Art & Culture

What it takes to be a bestselling writer in India

Ruchita Misra
Ruchita MisraFeb 13, 2016 | 15:54

What it takes to be a bestselling writer in India

So you are rushing through the airport to get on that two-hour flight. You pause by a WH Smith, you look at your watch, you still have 10 minutes to spare. Why not browse through the books, you ask yourself wisely. There are hundreds of books looking expectantly at you asking to be read. You dismiss most of them and pick up one you might have heard of, or like the title or the cover or well, let’s be honest here, the author picture. You do this, blissfully unaware of the blood, sweat and pain the authors of the books have gone through to get their babies on the shelf.


I am an Indian mass commercial fiction writer and I am here to talk about all that goes into writing a book. It begins with my favourite part of the whole process, the writing. I typically get obsessed by a story and eat, drink, sleep, walk it for at least a year or two that it takes me to write it.

As I write romances, I also typically fall madly in love with the protagonist in the process. I unfortunately, distinctly recall what happened after I called my husband "Samar" (lead in my latest book, Second Chance at Love) by mistake for the third time. Not my fault really, any woman in her right mind will fall for Samar, I recall telling my husband who did not quite seem to get it.

A lot of Indian fiction writers keep full-time day jobs. Different authors find time in different ways. Some work late nights after work, others in between meetings (yes, I know of at least two authors who have done this, their names shall go with me to my grave, of course). Being far more creative than others, I use my time in the tube commuting to and fro from work to write. If you happen to be in London and see a formally dressed Indian girl on the tube, alternating between staring into the void and typing furiously, do come and say hi.


So you have poured your heart and your soul into an 80,000-word manuscript that you value more than your spouse and your child put together. You have also told anyone who would listen that you have finished your book. Your family might have already begun the celebrations but you know what is needed next. A publisher. Oh, the elusive perfect publisher!

Most authors will have a story about how they found their first publishers. And it’s never without its share of drama and emotion. Remember JK Rowling who saw her Harry Potter manuscript rejected by 12 different publishers before Bloomsbury decided to publish it, but not without a warning: That Rowling should get a day job, because she wouldn’t make any money writing children’s books!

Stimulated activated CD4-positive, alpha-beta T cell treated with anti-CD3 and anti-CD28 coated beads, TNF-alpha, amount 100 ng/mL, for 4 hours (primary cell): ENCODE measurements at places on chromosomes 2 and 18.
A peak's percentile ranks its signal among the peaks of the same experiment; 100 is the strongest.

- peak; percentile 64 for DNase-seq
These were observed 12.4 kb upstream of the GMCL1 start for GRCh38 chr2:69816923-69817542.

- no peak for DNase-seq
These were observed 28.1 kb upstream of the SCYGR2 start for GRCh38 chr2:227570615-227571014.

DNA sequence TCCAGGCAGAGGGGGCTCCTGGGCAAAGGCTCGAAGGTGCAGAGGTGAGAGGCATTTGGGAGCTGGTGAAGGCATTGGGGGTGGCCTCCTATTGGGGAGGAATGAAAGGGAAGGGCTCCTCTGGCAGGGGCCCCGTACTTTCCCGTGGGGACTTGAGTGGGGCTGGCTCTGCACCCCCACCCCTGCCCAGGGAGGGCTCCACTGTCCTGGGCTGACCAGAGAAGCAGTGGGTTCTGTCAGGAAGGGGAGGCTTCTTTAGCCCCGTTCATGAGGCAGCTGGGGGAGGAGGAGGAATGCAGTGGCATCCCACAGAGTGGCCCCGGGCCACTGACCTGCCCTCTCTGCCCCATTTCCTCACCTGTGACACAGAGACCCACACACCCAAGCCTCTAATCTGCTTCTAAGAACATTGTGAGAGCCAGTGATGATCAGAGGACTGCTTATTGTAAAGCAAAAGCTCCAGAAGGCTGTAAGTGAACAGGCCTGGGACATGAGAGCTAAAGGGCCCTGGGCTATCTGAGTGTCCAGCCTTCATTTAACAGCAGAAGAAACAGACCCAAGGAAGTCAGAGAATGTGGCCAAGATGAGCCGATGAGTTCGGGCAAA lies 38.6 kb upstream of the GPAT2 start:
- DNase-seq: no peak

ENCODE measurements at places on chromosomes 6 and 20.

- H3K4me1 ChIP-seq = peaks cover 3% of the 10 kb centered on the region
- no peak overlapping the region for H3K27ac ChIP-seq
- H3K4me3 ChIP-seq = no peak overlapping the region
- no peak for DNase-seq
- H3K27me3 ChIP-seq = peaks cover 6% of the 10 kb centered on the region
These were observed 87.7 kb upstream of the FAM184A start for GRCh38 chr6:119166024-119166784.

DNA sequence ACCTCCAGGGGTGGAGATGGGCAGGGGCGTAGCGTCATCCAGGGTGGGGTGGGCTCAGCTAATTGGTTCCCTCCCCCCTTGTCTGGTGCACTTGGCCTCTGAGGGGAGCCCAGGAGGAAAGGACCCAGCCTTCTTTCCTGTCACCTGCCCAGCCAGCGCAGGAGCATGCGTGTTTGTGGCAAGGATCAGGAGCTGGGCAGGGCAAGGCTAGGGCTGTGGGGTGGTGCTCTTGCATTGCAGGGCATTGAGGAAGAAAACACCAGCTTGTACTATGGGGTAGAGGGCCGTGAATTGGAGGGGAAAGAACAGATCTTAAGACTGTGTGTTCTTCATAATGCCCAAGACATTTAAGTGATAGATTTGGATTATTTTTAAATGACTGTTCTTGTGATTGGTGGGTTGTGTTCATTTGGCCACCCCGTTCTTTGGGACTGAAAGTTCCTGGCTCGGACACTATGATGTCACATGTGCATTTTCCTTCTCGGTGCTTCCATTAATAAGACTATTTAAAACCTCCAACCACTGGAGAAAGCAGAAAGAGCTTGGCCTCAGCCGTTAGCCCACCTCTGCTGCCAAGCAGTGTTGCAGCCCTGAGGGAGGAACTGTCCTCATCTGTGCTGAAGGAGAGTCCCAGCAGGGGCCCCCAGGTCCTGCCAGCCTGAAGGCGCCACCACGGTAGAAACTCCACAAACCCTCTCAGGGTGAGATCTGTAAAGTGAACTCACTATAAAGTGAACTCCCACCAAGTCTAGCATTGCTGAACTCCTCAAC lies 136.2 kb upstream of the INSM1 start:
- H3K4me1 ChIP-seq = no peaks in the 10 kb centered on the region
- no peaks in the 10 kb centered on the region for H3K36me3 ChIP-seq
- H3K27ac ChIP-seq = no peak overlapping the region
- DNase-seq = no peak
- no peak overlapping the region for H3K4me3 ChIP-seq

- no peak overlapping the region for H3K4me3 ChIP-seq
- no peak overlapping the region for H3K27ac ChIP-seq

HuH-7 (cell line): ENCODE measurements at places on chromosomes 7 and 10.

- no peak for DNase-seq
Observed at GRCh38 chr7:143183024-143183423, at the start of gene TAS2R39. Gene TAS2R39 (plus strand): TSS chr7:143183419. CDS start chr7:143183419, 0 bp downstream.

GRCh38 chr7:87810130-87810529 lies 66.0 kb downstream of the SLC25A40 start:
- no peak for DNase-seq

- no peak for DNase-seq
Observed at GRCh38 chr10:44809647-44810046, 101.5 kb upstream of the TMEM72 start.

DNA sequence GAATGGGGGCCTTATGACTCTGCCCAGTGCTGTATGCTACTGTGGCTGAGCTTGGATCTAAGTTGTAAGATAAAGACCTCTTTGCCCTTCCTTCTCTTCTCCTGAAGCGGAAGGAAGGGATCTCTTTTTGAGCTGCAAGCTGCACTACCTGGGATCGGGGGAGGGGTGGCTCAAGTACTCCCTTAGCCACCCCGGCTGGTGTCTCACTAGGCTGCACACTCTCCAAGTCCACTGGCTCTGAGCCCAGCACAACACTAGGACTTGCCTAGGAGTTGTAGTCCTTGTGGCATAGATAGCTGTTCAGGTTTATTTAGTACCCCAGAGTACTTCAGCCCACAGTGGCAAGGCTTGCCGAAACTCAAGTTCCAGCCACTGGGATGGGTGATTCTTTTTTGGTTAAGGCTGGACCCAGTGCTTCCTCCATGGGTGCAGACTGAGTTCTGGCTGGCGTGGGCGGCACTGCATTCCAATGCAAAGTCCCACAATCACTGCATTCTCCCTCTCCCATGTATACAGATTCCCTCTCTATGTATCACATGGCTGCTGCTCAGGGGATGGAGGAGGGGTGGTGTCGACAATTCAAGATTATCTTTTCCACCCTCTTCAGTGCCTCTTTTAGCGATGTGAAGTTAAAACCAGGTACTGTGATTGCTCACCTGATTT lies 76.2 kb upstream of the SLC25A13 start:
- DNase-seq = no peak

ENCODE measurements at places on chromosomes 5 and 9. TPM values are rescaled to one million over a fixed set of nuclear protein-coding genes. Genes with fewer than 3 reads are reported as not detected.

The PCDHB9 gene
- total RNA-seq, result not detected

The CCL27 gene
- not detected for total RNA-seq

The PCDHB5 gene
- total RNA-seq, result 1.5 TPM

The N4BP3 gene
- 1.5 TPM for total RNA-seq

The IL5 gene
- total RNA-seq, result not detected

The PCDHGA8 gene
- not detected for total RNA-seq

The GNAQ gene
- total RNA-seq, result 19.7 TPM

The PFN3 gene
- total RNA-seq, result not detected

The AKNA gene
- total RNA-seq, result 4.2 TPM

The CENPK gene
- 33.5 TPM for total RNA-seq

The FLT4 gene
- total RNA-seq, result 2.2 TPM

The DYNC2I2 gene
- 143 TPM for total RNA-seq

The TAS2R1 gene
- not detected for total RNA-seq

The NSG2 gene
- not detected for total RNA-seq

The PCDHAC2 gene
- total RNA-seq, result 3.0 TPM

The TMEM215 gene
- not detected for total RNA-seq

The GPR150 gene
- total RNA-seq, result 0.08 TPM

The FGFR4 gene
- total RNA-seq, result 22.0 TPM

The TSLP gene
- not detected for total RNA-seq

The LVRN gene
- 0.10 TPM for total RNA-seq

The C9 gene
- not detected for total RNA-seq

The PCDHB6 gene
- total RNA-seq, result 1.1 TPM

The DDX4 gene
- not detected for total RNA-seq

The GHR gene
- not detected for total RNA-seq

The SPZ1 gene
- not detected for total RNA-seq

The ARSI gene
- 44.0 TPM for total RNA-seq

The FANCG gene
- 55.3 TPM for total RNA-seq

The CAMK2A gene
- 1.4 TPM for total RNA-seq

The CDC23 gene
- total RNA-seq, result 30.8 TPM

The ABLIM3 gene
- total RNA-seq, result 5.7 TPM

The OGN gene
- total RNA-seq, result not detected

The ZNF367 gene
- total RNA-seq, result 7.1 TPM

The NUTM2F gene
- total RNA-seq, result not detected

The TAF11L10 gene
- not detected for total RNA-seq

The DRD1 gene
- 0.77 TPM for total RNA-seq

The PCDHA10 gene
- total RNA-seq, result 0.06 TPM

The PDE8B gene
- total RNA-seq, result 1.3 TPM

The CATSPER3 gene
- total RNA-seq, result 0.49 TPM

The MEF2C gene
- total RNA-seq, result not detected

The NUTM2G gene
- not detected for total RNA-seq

Or Graham Greene, who saw the manuscript of his third novel becoming his first book — the first two could be published only after he became famous. The first book with the publisher is like a blind date — it can be wonderful and you may find the love of your life, or you will be seen screaming, pulling out your hair and running for the hills. Good luck.


Most publishers, today, appreciate an email submission. Though you would like to believe that the only logical reason the publisher has not come back to you in the three weeks it has been since you made your submission, is because they have obviously not read it.

Please note that they have people whose job is just to go through the manuscripts that come into their inbox. So be patient. Once all that is out of the way, and you have decided who your publisher is going to be, come in the edits. You discuss the plot with your editor, who should by now be on speed dial on your phone, and agree to changes in the story.

A clever editor is very capable of changing the climax on its head while making you believe that you are the one taking the final decision. When the editing process starts, you pretty much look at each word, each comma and every full stop about a million times or till your eyes begin to bleed. And then there might be other challenges.

Second Chance at Love is a 90,000-word book that we edited 7-8 times. My son was about two-week-old when I started the edits (the last thing I did before I went into labour was to send the final manuscript to my publishers) and I remember doing the edits with one hand, through the nights in between feeds and diaper changes. The real madness begins thereafter.

These days books are as much about books as they are about authors. Marketing of both the book and the author is increasingly becoming the deciding factor in the success of a book. Extensive marketing plans are drawn, strategies discussed and brand partnerships formed well in advance of the release. I recall exchanging emails till 3 in the morning.

Close to the release is the perfect time to shed the reclusive author garb and get on Twitter and Facebook. An author friend once told me that I have to be shameless when the book is about to release. You put up post after post and tweet after tweet about the pre-orders, the release, and the launches! You then travel to various cities, be at lit-fests and give interviews. Is it all worth it, then?

The euphoria I felt when Second Chance at Love debuted on #8 on the AC Neilson chart is unparalleled. However, I have realised that while it is great to be a bestseller, my books mean so much more to me. They are my babies: You don’t really care if your baby comes first in class, though it is great if he does.

It is the love that I get from my readers, through emails telling how happy the book has made them feel, how they could not put it down, that really, truly make it all worth it. And of course a big royalty cheque. Did I say that out loud?

(Couresy of Mail Today.)

Last updated: February 13, 2016 | 15:55
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